Will Climate Change Make Your Hometown Full of Palm Trees? (This Is Literally a Story About Palm Trees, Not a Leading Question) - Modern Farmer

Will Climate Change Make Your Hometown Full of Palm Trees? (This Is Literally a Story About Palm Trees, Not a Leading Question)

Palms in the northeast? Not impossible.

Ah, sunshine. MAYBE.
Photography Varin on Flickr

But palm trees are popping up in more locations than ever before, and can serve as signposts since they can only grow in certain climates. If you’ve got a palm tree that survives year-round, that tells you something about the local climate. To learn more, researchers from Columbia University’s Lamont-Doherty Earth Observatory took a closer look at the gentle, picturesque palm tree.

Lead author Tammo Reichgelt, who has previously studied Antarctic ice melt, looked into the specific requirements of palms, and used records of more than 20,000 fossil palm records to see how palms have spread over time. Palm seedlings, in particular, are extremely sensitive to cold; palms in general cannot survive if the average temperature during the coldest month of the year is lower than 36 degrees Fahrenheit.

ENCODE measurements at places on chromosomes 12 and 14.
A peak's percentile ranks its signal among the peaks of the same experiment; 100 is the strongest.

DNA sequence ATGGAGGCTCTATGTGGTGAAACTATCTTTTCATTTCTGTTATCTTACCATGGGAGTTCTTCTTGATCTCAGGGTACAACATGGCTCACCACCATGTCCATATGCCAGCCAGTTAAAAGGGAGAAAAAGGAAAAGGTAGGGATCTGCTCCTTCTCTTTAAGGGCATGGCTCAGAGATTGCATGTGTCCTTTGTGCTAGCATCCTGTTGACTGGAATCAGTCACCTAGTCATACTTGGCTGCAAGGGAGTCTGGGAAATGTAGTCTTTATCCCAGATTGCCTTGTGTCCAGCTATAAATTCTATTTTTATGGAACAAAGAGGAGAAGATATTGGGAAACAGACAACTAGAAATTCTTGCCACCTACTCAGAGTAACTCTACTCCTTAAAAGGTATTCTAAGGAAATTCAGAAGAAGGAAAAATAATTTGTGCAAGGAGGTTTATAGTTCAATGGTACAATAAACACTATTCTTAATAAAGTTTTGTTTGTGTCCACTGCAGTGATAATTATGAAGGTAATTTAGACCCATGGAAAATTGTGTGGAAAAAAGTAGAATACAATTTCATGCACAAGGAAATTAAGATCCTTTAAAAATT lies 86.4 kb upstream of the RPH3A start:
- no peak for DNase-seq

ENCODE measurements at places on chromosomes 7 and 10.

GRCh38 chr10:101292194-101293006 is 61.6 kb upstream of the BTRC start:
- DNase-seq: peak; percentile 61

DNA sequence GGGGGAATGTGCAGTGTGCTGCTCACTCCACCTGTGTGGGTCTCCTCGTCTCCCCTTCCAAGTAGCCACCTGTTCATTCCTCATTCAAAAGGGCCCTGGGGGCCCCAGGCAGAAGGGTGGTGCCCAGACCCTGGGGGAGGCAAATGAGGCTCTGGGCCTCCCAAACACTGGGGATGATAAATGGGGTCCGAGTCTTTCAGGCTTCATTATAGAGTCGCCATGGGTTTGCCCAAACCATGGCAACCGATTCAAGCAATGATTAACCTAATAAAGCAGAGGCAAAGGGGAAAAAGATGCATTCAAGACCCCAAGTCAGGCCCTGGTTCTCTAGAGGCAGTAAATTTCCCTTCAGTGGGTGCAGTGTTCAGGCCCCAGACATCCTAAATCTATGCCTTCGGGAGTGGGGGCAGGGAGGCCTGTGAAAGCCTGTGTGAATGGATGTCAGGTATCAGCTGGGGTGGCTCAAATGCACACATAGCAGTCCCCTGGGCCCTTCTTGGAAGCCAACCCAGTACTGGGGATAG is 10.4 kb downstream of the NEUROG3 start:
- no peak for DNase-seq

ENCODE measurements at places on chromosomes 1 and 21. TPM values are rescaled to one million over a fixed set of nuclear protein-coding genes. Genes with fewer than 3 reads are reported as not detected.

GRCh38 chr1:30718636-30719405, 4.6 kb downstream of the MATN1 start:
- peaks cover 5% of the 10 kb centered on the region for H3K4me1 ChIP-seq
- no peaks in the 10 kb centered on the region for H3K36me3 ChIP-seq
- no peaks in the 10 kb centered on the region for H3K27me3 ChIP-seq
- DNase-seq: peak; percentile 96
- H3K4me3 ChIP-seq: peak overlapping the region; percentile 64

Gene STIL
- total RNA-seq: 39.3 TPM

That need for consistently warm, or at least not consistently cold, weather is why palms are so associated with warm climates; they are hardy plants, widespread and capable of growing in both dry and wet areas in great concentration, but winter knocks them out. That said! Rising temperatures might allow palms to survive in places not ordinarily considered tropical.

Let’s take, just for example, Norfolk, Virginia and Greenville, North Carolina. As recently as the 1980s, these cities were too cold to permit palms to survive without a hefty amount of human assistance. Now, though, they’ve breached that climate border; Reichgelt’s research suggests palms could survive there now.

This is sort of a fun study for those of us stuck in a grim, grey Northeast still slogging through winter. But palms are canaries in the coal mine, with just as much cheeriness as a (live) canary. If palms can survive in, say, Washington, DC, which is pretty close to that point, it’s a clear sign of just how different the climate is than in decades past.

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4 years ago

Great article! Scary in a way. If global warming or whatever is going on continues, we will see palm trees in eastern Canada! I love palm trees, but I do worry about the rising temps. Thanks for the great article!

Kiwi Dwayne
6 months ago

Climate change is another question that worries most of us. That is why both responsible people and businesses try to reduce the negative impact on nature. No exception even in the agricultural sector. Thus, new technologies help us to save the climate. According to the following research eos.com/blog/top-5-newest-technologies-in-agriculture/, modern farmers use satellites, GIS and GPS, drones, merging datasets, and other software for their purposes. This way, we see a conscious approach to natural resources. Hope this attitude will be supported by future generations as well.